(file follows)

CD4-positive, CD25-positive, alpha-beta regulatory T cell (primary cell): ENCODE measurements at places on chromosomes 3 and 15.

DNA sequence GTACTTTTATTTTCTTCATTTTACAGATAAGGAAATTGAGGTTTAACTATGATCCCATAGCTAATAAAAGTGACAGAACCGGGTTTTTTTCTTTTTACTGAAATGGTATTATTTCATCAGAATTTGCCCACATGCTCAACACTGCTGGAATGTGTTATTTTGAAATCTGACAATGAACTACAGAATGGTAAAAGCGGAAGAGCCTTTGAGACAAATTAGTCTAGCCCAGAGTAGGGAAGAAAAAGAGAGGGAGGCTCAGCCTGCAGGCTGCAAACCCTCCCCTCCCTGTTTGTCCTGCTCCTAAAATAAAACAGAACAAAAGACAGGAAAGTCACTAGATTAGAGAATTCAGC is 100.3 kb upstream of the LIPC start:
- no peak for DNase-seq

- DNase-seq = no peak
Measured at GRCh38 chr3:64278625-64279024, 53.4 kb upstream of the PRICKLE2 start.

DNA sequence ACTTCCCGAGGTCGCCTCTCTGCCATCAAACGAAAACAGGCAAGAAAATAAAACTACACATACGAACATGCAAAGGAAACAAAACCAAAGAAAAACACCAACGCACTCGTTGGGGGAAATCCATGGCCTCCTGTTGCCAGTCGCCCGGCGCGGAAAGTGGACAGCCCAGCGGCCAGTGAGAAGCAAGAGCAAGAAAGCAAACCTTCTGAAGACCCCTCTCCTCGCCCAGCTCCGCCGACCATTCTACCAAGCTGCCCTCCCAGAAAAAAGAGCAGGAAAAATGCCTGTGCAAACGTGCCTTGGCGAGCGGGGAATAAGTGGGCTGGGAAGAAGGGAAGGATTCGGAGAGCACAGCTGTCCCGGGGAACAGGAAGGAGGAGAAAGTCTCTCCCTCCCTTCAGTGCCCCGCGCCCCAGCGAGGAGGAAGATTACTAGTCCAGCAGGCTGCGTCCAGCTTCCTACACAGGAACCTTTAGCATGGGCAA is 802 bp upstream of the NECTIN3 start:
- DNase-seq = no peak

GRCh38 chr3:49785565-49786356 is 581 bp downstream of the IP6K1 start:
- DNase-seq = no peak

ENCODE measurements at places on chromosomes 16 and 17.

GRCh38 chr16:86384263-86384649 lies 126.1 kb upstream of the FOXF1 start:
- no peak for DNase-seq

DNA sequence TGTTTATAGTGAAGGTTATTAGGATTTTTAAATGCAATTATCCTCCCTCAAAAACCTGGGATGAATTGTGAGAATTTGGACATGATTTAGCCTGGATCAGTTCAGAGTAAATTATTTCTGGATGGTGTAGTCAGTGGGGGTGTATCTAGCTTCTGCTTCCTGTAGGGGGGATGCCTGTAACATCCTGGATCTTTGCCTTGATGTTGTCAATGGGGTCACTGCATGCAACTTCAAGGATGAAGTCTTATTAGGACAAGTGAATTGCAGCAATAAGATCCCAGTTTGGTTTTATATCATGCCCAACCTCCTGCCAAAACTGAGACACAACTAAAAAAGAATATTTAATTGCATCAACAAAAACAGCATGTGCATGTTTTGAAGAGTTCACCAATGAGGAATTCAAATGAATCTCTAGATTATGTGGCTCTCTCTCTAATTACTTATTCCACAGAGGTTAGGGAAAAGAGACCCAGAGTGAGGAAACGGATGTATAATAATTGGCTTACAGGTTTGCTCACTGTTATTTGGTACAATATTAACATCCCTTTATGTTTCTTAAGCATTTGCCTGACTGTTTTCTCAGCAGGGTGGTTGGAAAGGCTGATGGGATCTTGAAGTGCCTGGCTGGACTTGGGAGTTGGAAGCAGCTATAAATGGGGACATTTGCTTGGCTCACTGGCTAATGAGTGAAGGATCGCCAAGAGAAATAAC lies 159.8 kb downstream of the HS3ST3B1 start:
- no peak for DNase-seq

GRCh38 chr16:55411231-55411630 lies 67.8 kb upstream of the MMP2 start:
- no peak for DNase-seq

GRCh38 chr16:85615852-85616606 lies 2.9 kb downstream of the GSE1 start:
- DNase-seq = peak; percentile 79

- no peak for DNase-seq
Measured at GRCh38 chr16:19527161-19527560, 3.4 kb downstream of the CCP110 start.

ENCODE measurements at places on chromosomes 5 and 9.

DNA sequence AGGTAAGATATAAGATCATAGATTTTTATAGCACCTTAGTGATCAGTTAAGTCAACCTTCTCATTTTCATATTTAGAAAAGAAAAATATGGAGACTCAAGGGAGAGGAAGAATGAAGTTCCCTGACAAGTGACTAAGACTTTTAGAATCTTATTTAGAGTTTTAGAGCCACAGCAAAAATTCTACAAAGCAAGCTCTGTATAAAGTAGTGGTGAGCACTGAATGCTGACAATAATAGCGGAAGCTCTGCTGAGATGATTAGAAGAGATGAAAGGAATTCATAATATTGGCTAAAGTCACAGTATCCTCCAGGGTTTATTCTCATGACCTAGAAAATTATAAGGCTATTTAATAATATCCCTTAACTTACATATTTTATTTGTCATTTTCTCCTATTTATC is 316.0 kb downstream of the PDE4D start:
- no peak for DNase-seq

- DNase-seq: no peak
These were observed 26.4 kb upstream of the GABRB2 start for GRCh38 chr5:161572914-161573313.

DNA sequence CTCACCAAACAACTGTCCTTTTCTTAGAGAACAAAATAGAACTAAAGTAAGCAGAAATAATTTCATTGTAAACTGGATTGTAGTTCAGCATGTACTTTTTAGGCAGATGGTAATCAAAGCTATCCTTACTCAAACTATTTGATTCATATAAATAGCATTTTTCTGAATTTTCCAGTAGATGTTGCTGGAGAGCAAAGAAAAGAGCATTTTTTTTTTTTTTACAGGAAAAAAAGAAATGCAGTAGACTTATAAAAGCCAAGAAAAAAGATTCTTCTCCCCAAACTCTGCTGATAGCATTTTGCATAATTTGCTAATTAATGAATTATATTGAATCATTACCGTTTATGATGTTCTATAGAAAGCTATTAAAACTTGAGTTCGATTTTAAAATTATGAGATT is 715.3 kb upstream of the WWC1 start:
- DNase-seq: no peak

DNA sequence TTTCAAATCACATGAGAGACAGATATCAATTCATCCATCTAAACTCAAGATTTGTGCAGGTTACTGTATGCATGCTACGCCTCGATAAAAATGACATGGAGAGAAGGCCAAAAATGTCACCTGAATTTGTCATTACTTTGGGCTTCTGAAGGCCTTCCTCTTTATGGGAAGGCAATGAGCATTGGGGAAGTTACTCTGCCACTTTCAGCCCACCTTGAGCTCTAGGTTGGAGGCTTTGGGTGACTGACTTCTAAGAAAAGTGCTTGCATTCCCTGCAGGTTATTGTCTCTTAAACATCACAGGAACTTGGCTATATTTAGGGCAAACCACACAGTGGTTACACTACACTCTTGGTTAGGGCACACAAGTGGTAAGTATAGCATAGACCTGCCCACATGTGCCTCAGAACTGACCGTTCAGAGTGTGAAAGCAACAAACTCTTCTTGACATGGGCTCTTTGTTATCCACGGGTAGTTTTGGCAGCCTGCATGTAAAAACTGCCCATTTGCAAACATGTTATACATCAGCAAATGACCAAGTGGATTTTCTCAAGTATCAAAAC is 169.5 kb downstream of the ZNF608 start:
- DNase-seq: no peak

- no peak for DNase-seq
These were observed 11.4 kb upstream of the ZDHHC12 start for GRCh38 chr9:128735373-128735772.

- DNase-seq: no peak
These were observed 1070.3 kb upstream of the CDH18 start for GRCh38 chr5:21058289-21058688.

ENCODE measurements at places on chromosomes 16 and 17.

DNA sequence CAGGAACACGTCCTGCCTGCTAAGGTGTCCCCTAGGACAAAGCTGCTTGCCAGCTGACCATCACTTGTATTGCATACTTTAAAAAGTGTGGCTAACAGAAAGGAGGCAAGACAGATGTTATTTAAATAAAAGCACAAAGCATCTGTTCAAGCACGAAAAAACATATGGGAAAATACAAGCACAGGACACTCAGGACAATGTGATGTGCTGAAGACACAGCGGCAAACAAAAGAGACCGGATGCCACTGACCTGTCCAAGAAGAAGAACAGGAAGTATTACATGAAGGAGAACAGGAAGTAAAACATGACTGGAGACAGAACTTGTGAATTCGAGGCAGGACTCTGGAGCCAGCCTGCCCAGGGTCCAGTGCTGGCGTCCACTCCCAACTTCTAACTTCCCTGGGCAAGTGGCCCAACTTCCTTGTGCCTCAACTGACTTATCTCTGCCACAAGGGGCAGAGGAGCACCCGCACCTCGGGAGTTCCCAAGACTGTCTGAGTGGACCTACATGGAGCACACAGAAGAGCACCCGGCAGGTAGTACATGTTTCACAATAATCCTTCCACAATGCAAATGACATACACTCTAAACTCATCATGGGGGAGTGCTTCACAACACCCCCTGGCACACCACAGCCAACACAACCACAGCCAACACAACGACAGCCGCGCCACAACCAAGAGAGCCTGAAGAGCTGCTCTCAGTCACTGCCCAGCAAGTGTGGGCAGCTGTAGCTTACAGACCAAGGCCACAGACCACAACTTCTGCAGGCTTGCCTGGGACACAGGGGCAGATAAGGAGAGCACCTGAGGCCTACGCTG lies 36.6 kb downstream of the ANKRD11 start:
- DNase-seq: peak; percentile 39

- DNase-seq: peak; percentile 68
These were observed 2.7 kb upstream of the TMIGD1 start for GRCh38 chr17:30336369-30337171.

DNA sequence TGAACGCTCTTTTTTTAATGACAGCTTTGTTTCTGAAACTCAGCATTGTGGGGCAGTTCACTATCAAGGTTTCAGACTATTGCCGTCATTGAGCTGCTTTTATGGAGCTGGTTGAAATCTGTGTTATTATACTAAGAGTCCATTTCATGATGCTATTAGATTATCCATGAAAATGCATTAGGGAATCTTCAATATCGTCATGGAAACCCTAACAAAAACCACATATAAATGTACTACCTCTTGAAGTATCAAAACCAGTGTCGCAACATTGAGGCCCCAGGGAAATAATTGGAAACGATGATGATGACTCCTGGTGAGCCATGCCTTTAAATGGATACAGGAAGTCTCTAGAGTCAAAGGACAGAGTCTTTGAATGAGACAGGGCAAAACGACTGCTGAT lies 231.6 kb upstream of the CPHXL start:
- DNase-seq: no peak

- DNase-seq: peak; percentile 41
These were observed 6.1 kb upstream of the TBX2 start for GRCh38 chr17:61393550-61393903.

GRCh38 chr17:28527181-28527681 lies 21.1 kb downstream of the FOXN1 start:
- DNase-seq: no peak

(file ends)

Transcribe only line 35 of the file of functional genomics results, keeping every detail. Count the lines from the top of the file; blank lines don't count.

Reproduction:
DNA sequence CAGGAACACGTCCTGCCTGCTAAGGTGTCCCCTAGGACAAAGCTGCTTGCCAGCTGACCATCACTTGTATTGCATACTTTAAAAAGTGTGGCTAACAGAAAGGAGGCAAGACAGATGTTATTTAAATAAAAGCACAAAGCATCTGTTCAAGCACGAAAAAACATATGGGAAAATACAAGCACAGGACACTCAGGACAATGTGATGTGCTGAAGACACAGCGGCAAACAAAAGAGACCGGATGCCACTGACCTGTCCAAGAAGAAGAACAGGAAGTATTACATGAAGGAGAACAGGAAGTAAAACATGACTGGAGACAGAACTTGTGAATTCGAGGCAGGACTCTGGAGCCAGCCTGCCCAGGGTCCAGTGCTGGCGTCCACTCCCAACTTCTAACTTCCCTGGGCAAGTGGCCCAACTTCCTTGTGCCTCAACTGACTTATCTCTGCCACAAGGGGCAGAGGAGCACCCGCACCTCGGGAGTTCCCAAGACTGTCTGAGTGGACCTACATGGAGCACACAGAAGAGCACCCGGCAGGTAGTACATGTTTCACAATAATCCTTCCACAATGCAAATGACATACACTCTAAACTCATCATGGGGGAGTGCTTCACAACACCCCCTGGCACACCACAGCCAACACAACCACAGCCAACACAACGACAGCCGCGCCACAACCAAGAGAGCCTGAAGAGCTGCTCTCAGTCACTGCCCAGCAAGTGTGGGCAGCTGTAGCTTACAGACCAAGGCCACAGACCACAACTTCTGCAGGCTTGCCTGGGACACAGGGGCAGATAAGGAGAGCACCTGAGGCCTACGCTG lies 36.6 kb downstream of the ANKRD11 start: